You saw the headline. This isn’t a blog about smart lighting…but it is a blog about smart approaches to lighting backed by data.
Day 4 of the US Department of Energy (DOE) Lighting R&D Workshop reached across the divide of the “here and now” of lighting manufacturing and design implementation to the potential of what it can be going forward. And I found it pretty invigorating.
Concentrating here on the session titled “Data’s Role in the Future of Building Design and Operation,” speakers with computer programming, lighting design, and building systems experience described a compelling roadmap of lighting design, implementation, and monitoring that relies upon a combination of intelligent software tools, analysis, and human ingenuity to achieve smart, healthy, productive environments that utilize resources efficiently and provide a framework for the move toward zero energy.
Lighting design and engineering consultant Star Davis described engineering as the process of applying known solutions to unique problems; design as developing a unique solution to a known problem; and innovation as “the sweet spot” where the two processes meet.
How does that happen in a built environment, with so many architectural, operational, and behavioral factors involved? According to Leland Curtis, co-lead of computation design at architecture and planning firm SmithGroup, the future of design requires embracing new computer-based tools and leveraging data. He advised seeking out user-friendly visual scripting tools that can be utilized as building blocks by anyone in the design and implementation process, without a computer science background – particularly highlighting the Grasshopper visual programming language and interface for the Rhinoceros CAD application.
Davis concurred, saying that a focus on minutiae and “trivial tweaks” wastes time that could be spent on creative ideas that can’t be handled by algorithms. These perspectives hearken back to what Innovative Lighting Consultants’ Michael Kershner proposed during our own virtual event in September — that creating operational efficiency by applying data and automation would not only help to quantify project outcomes for clients but also would free up product developers, lighting designers, and consultants to expand to problem-solving approaches that go beyond replacing traditional light sources with LEDs that mimic the exact same form factors and perpetuate the advance toward a stagnated and commoditized LED and solid-state lighting (SSL) market.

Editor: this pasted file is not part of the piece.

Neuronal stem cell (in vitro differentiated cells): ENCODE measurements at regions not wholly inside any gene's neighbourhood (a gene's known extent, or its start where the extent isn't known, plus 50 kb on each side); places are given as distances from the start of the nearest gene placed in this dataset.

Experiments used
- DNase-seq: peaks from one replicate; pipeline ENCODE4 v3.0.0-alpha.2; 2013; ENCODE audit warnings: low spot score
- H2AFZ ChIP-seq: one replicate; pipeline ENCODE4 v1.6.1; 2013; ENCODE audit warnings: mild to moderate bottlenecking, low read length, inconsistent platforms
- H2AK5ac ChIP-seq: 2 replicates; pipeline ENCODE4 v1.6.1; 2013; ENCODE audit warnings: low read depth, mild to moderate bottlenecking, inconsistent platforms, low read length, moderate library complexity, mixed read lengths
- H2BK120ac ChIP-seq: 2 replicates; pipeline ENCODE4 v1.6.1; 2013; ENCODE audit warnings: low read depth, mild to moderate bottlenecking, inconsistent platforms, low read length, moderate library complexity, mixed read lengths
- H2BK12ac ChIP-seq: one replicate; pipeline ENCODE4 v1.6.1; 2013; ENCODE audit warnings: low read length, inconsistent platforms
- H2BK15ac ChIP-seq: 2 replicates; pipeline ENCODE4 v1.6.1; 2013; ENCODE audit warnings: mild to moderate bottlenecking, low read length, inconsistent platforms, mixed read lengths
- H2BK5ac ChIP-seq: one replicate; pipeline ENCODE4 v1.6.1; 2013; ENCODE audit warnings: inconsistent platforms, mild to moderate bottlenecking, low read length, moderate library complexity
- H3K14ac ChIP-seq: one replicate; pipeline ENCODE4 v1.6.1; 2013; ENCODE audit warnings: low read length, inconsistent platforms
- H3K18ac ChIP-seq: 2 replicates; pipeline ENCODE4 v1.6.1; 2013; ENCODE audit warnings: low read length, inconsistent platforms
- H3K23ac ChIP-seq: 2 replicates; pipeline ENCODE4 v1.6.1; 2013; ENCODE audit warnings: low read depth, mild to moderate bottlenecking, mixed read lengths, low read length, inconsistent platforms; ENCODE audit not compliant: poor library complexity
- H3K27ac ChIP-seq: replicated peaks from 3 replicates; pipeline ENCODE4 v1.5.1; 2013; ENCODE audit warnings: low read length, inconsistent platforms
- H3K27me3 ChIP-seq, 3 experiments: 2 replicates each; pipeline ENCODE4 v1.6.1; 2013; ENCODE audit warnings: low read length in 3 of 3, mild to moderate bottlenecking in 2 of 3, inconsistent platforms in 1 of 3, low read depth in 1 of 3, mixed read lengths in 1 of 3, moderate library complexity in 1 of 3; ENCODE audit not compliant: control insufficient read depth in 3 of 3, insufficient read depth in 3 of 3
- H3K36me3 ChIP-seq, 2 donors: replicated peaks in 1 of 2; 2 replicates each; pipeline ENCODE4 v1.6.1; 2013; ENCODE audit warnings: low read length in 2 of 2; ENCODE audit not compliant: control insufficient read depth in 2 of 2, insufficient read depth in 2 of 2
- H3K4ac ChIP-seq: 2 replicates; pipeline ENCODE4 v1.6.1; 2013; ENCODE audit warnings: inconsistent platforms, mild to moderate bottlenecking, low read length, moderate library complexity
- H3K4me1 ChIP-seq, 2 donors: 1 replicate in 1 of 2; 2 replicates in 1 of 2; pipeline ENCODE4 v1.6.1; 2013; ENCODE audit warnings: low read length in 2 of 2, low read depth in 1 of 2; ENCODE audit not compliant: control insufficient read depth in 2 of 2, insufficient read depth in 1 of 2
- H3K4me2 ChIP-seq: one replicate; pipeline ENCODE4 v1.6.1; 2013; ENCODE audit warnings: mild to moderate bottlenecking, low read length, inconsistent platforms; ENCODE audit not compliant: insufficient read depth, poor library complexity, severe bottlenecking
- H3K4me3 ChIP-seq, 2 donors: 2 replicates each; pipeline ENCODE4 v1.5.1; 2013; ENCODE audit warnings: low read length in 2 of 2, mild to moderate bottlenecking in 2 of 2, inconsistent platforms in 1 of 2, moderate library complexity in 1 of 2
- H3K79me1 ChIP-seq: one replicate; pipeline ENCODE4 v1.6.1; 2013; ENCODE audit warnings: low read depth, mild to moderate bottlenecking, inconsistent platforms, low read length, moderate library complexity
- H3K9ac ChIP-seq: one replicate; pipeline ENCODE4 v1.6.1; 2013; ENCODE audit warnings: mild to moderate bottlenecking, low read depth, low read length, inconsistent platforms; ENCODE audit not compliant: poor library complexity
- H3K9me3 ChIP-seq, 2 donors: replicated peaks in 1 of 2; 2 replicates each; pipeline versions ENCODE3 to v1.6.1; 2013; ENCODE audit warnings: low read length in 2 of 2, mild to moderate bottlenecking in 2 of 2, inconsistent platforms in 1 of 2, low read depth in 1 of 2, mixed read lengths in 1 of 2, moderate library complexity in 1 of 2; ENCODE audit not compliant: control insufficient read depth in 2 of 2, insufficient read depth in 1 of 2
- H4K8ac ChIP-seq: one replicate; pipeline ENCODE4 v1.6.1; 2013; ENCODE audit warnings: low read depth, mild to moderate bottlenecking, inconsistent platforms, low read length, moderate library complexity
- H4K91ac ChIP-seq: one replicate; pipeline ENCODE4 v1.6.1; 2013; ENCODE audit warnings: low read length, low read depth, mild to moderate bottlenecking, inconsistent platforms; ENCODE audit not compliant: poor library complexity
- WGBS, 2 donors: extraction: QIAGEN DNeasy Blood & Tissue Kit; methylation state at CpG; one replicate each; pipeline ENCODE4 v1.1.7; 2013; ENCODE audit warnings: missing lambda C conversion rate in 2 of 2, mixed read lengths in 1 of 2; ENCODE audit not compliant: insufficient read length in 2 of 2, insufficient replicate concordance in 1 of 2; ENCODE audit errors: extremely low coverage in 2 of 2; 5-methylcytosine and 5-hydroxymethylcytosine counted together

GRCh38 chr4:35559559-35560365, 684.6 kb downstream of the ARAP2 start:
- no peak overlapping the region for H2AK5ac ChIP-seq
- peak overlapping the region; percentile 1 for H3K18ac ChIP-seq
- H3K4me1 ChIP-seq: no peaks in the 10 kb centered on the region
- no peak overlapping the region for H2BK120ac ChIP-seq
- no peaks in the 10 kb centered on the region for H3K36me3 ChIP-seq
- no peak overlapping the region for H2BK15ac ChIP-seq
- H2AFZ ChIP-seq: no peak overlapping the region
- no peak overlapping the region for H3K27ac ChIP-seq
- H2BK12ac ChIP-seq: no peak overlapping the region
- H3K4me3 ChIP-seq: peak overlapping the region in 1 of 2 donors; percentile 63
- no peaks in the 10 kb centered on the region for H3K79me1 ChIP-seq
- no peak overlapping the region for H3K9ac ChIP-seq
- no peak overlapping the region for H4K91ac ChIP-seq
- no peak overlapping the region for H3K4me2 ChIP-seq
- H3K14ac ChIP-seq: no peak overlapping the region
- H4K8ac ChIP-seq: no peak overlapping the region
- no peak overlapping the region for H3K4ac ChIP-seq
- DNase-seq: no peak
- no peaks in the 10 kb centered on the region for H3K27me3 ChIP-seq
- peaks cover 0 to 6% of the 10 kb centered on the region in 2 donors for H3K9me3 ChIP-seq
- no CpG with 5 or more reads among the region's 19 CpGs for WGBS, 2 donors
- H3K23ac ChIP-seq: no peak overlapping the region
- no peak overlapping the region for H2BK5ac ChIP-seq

Related article: Picture the future of SSL within the mirror world
Speaker Cindy Zhu of Prescriptive Data brought a holistic building operations viewpoint to the mix. The company engineered a technology-agnostic building operating system (OS), Nantum, to centralize, analyze, and manage all datapoints and functions in a building. She demonstrated how a seemingly overwhelming amount of disparate information can be distilled into various values in a central dashboard. In the “cockpit,” as Zhu called it, 3-D models and real-time floorplans enable live monitoring of occupancy and operations, notifying building engineers and facilities managers of opportunities for maintenance, improved efficiencies, and space optimization based on learning the building’s typical usage and functions over time. This is obviously a deep dive beyond lighting alone, but as Zhu noted, “siloes create complexity” for building engineers. Zooming out on this, it’s in the best interest of the entire project team to ensure the end result is functional and comfortable for the building occupants, as well as cost-effective and manageable for the end user responsible for the facility.
Look for more on the DOE workshop next week.
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